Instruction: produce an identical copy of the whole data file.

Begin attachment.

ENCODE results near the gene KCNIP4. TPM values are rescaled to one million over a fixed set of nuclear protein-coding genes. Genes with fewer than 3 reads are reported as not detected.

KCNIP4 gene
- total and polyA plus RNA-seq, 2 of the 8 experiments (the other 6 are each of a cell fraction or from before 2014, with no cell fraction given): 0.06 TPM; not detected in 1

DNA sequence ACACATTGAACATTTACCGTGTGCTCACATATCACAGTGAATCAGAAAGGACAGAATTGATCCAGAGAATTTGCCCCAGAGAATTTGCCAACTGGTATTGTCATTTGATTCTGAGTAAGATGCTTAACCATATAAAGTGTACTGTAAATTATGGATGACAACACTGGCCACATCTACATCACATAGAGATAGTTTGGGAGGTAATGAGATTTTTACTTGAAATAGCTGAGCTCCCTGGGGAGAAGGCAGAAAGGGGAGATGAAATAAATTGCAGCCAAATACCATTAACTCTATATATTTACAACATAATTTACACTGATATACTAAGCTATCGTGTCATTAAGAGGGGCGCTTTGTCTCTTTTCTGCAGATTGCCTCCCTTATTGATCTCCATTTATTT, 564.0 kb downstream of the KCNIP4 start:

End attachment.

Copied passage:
ENCODE results near the gene KCNIP4. TPM values are rescaled to one million over a fixed set of nuclear protein-coding genes. Genes with fewer than 3 reads are reported as not detected.

KCNIP4 gene
- total and polyA plus RNA-seq, 2 of the 8 experiments (the other 6 are each of a cell fraction or from before 2014, with no cell fraction given): 0.06 TPM; not detected in 1

DNA sequence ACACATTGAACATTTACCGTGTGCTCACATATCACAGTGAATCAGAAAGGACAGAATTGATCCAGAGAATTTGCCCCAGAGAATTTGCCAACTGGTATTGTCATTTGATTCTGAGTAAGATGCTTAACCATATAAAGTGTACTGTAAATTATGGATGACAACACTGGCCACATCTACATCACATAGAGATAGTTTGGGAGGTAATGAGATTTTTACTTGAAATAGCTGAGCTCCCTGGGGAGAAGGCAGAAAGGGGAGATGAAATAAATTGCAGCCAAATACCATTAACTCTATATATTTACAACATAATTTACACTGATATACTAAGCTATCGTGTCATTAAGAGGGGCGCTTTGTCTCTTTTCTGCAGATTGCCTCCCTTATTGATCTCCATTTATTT, 564.0 kb downstream of the KCNIP4 start: